I wish I could say I'm the kind of well-organized, thrifty person who stocks her freezer with delicious leftovers, homemade chicken stock, and healthy fresh produce. The kind of person who could safely hole up in the post-apocalypse for at least a week or two before having to venture outdoors. But the reality is that my freezer is pretty bare, and when the zombies come, the only thing I'll be eating is a whole lot of frozen dumplings.
But you know what? I'm okay with that (the dumplings, not the zombies). Frozen dumplings can be flavorful, satisfying, and almost indistinguishable from fresh ones, especially when you cook them properly. Then again...they can also suck. You know what I'm talking about—those sad, bland, plastic-skinned, mushy paste-filled specimens that give dumplings a bad name. And whether you're shopping at your local supermarket or headed to an Asian specialty store, deciding which brand to go with can feel like a total crapshoot.
That's why we set out to try as many nationally and regionally available brands of Chinese-style pork dumplings and potstickers as we could get our hands on, tasting each and every one to see which ones are worth your precious freezer space.
All told, we tried nine brands of pork dumplings, sourced from specialty stores in New York City's Chinatown and large chain supermarkets. Whenever possible, we purchased dumplings labeled "pork and chive," though that option wasn't available for every brand. Four of the brands contained pre-cooked fillings of "pork and vegetables," while the remaining five brands were filled with pork and chives, scallions, cabbage, or a combination thereof. To cook the dumplings, we decided that boiling would give us the most neutral playing field for comparing the samples. In all cases, we boiled the dumplings according to their package specifications.
Tasters ranked dumplings on overall flavor, the quality of the dough, and the quality of the filling. First and foremost, we looked for dumplings as close as possible to the well-made fresh ones we enjoy at our favorite Chinese restaurants. That means a lightly chewy and tender (but not mushy!) dough, and a filling with a pronounced pork flavor, meaty texture, and, where applicable, fresh-tasting vegetables. The biggest turn-offs for us were fishy- or off-tasting meat, rubbery or plasticky skins, and gritty or slimy fillings. At the end of the day, we were left with four brands we'd gladly recommend, all of which we'd proudly serve to even the most discerning of dumpling lovers.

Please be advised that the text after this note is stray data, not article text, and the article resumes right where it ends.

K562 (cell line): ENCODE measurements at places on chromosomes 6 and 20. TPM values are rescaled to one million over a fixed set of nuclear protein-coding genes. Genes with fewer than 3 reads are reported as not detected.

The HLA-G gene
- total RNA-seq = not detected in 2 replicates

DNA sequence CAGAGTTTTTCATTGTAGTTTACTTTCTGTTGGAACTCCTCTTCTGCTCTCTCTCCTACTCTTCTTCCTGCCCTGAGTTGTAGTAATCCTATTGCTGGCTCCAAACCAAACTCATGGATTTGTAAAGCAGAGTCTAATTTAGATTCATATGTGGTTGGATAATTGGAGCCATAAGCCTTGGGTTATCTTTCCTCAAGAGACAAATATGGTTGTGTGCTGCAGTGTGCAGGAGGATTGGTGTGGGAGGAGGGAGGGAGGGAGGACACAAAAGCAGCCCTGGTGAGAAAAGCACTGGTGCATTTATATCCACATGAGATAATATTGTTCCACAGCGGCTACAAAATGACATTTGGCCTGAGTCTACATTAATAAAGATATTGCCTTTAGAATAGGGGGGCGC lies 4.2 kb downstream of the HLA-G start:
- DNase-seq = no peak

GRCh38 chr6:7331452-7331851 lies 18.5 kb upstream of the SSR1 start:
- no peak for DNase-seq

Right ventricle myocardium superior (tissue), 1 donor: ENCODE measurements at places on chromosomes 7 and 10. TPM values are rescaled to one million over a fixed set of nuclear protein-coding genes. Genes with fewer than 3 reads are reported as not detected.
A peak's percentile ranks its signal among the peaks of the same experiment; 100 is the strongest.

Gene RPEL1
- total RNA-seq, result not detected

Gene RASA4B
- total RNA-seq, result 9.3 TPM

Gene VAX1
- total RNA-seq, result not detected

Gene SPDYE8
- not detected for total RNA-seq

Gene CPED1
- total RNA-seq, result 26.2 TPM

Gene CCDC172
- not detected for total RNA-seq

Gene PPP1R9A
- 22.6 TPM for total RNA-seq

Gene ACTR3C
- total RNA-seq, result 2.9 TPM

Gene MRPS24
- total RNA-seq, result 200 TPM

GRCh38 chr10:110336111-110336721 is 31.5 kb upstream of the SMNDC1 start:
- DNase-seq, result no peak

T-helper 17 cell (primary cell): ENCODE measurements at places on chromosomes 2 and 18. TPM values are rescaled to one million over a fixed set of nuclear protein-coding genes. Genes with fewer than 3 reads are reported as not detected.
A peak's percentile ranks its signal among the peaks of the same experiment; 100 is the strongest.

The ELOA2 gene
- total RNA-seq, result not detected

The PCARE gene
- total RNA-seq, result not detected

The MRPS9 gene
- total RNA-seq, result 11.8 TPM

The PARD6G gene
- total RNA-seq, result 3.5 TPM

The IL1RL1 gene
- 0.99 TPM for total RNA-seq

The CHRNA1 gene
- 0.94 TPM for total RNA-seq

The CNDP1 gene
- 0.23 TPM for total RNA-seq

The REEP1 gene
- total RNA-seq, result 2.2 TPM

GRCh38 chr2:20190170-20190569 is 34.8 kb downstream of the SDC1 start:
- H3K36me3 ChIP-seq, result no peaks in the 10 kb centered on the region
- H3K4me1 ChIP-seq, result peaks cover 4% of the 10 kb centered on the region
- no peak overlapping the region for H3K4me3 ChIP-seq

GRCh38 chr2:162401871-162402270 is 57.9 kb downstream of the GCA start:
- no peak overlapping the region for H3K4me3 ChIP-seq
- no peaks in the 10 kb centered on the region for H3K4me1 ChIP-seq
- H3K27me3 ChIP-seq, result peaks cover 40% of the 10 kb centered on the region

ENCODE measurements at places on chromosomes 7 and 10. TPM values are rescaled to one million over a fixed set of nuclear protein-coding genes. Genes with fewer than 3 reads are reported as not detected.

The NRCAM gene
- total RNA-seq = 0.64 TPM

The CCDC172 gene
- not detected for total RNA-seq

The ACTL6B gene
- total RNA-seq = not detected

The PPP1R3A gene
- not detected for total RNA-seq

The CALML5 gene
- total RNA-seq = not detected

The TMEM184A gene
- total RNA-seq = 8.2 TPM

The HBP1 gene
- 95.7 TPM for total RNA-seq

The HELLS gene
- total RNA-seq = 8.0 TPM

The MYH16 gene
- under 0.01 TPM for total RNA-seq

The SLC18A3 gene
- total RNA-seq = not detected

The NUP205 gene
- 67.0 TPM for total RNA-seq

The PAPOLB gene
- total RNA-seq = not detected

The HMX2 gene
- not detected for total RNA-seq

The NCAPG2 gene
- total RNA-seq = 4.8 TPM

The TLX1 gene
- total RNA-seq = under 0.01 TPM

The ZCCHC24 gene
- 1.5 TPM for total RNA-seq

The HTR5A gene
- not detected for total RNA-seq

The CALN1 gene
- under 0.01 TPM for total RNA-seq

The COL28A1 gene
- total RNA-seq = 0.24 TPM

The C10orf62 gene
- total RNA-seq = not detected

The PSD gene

It's worth noting that the translated cooking instructions on some of these packages can be especially cryptic (think "let the water be boiled twice again, fill half bowl of water and boiled third time"). We'd recommend sticking with the instructions in our guide to cooking frozen dumplings, which will work with virtually any brand.
Way Fong's frozen pork dumplings were far and away the most popular among our tasters. It all boiled down to the filling: the juicy meatball is tender but springy, nicely seasoned and intensely porky and rich. But while the filling was collectively applauded, several people commented that the skin was a little too doughy and thick. If you prefer translucent, thin-skinned dumplings, these aren't for you. But lovers of hand-made jiaozi will find Way Fong's petite dumplings to be the most similar to what you can get at a great local dumpling shop.
Happy Family proved the happy medium, the kind of crowd-pleasing dumpling that will reliably satisfy all palates. The skins are thin but not translucent, taut but not tough. And the filling has a good, sweet pork flavor with a healthy dose of chive. The addition of cabbage gives them a more rounded flavor, while a splash of soy sauce perks them up. We tried Happy Family's dumplings and their potstickers and were satisfied with both—the potstickers are more elongated, but otherwise they're almost indistinguishable.
Of the four big supermarket brands we tried, Trader Joe's was the only one we'd stock in our home freezers. "The skin was firm and just the right thickness," explained one taster. As for the filling? The ground pork is studded with cabbage, onion, and scallions, with notes of soy sauce, garlic, and ginger. It's a well-balanced dumpling, but decidedly on the sweet side. Some said that sweetness translated to a slightly artificial-tasting flavor, but most weren't bothered by it at all. If you can't find Way Fong or Happy Family, Trader Joe's is a great widely available alternative.
Though we were satisfied, if not blown away by, Wei-Chuan's thin but firm skin, the filling had tasters split. The finely minced pork is heavily seasoned with scallions and sesame oil (the second and third ingredients listed for the filling, respectively). The scallions have a slightly raw edge and the sesame is pronounced—if you like bold strong flavors, these are the dumplings for you. But if you want pork dumplings with a more mild onion bite, consider Happy Family instead.
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